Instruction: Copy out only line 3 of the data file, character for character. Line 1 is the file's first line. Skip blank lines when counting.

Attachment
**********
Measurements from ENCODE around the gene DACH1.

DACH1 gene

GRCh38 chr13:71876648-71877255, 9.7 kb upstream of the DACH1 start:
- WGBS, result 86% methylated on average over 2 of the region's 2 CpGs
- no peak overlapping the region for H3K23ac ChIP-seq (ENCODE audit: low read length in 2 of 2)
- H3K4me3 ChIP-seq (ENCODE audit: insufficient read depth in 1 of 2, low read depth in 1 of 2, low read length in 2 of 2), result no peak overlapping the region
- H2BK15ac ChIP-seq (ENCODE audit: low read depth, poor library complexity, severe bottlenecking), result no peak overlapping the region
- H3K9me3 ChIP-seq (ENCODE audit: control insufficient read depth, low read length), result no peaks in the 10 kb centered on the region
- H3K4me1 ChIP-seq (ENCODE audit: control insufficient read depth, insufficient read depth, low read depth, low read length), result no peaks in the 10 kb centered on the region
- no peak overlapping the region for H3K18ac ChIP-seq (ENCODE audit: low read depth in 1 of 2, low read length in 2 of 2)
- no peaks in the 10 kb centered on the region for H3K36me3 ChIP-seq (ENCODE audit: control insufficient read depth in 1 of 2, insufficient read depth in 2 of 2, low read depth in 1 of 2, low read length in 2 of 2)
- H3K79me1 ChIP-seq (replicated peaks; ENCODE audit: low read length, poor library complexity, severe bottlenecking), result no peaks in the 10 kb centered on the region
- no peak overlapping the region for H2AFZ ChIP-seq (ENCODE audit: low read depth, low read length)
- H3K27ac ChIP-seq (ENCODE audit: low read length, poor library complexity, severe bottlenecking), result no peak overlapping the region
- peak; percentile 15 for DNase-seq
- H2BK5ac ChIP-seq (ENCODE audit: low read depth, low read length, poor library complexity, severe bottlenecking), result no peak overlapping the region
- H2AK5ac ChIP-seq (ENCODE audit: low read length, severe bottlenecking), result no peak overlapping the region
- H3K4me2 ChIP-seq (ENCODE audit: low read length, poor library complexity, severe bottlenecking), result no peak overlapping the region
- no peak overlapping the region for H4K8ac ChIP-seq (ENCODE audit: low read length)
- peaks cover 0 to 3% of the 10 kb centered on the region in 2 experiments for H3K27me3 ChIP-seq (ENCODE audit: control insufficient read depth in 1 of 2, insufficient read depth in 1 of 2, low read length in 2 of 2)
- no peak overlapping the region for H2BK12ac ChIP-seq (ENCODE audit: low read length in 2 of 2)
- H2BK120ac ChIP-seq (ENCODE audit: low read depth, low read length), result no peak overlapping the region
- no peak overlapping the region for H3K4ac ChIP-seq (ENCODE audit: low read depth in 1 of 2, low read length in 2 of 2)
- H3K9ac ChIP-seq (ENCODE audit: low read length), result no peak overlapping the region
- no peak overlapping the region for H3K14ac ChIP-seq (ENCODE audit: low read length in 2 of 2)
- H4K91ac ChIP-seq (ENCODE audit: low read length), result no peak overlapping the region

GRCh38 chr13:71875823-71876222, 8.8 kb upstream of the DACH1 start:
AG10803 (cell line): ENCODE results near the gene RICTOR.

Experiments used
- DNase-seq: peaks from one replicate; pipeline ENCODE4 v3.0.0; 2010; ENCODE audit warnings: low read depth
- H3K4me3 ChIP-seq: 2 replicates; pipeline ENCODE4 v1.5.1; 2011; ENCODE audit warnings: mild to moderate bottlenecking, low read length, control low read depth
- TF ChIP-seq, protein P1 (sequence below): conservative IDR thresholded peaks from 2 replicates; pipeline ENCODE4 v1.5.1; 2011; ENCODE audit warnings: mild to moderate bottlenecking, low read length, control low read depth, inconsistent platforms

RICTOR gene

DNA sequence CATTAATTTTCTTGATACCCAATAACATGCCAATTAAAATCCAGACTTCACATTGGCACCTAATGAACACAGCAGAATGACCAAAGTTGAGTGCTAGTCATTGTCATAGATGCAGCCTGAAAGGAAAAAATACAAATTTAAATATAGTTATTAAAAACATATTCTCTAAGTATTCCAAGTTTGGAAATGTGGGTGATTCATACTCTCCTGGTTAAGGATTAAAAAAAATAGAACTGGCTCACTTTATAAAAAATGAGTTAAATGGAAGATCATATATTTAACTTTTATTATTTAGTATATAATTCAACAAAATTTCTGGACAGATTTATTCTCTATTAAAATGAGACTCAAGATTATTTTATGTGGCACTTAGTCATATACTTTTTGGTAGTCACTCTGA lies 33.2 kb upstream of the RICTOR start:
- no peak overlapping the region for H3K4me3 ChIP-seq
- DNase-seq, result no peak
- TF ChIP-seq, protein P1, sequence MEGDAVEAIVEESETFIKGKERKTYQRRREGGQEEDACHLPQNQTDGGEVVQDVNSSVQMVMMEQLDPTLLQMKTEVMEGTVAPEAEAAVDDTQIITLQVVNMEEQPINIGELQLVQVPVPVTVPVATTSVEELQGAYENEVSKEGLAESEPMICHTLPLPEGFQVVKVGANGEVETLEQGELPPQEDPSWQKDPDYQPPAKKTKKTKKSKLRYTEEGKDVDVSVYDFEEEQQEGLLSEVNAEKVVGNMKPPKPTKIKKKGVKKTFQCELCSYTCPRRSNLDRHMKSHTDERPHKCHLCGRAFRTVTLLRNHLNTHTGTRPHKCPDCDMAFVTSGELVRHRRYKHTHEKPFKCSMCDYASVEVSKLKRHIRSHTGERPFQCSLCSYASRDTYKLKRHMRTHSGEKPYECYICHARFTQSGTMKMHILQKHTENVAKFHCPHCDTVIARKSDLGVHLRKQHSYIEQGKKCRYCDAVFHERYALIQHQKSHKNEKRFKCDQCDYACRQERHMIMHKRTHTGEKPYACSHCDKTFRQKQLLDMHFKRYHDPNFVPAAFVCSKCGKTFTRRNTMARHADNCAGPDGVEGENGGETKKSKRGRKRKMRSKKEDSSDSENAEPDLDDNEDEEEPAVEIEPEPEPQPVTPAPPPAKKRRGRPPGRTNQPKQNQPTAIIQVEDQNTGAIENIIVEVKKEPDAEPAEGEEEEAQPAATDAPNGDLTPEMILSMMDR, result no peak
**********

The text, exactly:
GRCh38 chr13:71876648-71877255, 9.7 kb upstream of the DACH1 start: